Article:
EEF Teacher Retention Reports
Reports on Flexible Working, Workload, Leadership & Culture
During November 2023, the Education Endowment Foundation (EEF) has published 3 reports examining strategies to improve teacher retention.
Flexible Working Approaches
Evidence from a National Foundation for Educational Research (NFER) literature review, case studies and interviews with experts concluded that flexible working could help to improve wellbeing and job satisfaction, as well as teachers’ productivity and motivation.
Between a 1/5th and 1/3rd of teachers work part time, with this being common for primary than secondary teachers. Findings suggest that a proactive, whole-school approach is key to successfully implementing flexible working. Yet only 3% of schools surveyed had a published flexible working policy.
The research also highlights school leaders’ concerns around the strain it could put on school budgets, and the lack of consistency for pupils.
High workload is the top reason teachers give for leaving the profession, so reducing workload is a priority for improving retention and making teaching more attractive to new entrants.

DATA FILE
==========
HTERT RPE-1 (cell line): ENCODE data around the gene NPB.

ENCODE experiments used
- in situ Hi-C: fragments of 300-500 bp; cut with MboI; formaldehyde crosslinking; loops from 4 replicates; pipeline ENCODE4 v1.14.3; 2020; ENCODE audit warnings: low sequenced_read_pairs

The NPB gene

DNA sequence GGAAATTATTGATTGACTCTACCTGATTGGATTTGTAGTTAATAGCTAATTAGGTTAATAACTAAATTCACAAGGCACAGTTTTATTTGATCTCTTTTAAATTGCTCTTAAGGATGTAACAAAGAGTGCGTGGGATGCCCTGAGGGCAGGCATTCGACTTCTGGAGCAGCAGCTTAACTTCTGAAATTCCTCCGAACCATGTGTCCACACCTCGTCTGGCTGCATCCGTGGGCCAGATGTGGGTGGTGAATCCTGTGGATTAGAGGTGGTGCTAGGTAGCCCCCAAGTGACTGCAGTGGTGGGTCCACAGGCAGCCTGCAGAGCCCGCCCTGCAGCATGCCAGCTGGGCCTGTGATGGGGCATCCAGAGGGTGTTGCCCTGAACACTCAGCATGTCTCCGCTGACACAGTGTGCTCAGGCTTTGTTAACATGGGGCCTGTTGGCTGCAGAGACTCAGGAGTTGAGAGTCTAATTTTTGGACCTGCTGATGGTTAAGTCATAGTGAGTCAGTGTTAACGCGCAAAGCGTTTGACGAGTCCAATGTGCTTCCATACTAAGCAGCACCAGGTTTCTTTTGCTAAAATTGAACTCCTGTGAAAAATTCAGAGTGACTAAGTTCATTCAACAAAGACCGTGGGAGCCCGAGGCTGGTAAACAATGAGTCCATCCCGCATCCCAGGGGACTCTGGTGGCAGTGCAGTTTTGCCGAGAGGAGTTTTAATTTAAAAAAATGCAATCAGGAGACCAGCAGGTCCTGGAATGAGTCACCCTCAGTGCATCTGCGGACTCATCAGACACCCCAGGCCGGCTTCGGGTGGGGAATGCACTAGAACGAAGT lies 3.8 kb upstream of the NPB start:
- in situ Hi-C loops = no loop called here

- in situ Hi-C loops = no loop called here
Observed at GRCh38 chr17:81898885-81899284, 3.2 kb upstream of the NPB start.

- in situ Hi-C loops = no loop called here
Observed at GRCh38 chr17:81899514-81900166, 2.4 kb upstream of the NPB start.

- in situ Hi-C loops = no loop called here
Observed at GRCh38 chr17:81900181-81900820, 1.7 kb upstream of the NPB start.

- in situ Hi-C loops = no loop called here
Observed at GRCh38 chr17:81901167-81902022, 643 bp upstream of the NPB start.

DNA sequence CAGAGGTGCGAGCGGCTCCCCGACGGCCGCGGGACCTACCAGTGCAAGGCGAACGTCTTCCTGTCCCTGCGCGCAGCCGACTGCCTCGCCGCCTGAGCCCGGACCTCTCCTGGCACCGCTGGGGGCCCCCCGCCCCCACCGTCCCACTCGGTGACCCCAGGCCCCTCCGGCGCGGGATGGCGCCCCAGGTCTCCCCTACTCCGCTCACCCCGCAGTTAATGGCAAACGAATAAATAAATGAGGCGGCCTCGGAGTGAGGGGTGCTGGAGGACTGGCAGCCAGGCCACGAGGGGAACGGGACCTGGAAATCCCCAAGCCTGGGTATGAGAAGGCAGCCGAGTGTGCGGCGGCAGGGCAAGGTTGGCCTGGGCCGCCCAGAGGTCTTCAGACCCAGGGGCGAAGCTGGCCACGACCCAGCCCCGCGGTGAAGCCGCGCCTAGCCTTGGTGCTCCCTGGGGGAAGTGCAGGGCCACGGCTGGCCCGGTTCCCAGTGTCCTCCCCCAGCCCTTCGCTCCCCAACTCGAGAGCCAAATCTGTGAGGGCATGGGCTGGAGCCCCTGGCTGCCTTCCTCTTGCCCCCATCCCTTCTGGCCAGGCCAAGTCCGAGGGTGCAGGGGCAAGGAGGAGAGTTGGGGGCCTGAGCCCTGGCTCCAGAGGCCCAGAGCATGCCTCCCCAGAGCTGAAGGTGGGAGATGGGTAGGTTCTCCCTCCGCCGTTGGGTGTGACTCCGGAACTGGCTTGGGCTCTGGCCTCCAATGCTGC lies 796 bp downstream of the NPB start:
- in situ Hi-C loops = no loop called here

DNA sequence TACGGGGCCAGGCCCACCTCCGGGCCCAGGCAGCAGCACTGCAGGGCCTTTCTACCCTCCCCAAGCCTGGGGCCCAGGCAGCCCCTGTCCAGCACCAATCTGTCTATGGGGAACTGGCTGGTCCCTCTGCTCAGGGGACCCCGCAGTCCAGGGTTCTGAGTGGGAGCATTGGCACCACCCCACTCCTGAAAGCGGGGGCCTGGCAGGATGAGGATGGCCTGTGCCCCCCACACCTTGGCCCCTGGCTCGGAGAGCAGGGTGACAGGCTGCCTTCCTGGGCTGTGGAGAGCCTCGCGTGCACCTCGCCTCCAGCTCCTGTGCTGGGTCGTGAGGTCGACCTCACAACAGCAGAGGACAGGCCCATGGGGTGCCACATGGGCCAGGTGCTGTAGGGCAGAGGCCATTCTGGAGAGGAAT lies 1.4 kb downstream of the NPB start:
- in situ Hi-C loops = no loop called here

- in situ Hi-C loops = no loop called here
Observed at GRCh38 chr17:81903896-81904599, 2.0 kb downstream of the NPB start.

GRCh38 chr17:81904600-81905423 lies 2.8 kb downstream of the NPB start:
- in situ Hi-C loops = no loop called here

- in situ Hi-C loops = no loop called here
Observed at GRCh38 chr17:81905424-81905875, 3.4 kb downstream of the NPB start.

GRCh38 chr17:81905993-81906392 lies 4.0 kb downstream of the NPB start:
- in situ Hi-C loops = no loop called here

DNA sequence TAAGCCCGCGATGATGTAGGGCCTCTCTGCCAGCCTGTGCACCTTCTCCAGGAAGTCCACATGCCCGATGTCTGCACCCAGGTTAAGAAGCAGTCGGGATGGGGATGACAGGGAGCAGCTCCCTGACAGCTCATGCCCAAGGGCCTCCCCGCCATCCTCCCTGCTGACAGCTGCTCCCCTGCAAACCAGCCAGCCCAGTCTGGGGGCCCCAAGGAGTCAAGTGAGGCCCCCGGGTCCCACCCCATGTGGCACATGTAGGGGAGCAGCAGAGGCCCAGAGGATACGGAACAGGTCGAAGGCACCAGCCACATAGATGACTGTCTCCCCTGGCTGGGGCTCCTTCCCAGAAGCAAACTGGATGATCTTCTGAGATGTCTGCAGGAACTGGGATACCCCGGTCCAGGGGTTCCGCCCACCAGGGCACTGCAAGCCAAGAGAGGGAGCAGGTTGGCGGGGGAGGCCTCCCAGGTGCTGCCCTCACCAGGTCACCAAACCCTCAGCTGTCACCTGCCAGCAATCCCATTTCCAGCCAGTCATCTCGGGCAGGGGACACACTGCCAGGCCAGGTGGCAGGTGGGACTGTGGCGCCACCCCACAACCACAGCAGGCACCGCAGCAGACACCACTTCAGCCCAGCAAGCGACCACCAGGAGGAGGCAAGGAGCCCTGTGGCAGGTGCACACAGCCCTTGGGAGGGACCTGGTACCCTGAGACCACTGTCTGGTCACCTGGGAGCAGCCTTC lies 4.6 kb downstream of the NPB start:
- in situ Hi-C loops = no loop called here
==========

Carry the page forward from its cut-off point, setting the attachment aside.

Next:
The NFER review focuses on how different approaches to managing workload can support recruitment and retention.
The review finds that most schools are using multiple strategies to manage teacher workload, most commonly giving timetabled time for planning and marking, offering access to existing schemes of work and lesson plans, and collaborative lesson planning.
Teachers in schools with more workload reduction strategies in place were much more likely to have positive views of their workload, autonomy and job satisfaction.
Leadership, Culture & Climate
Durham University and University of Warwick conducted an extensive review of the research literature, exploring the evidence base on school leadership for teacher retention.
This review affirms the importance of school leadership in informing teacher retention, especially 3 approaches:
- Prioritising teacher development.
- Building relational trust, and,
- Improving working conditions.
The review also underscores 4 prominent characteristics of school culture, climate, and structure that promote:
- Positive school discipline.
- Intellectual stimulation.
- Equity in workload arrangements and support distribution.
The review, “calls for concerted efforts to support quality professional development for school leaders to enact those potential leadership approaches and practices and to creatively contextualise configurations of workload in their schools, to motivate and retain teachers.”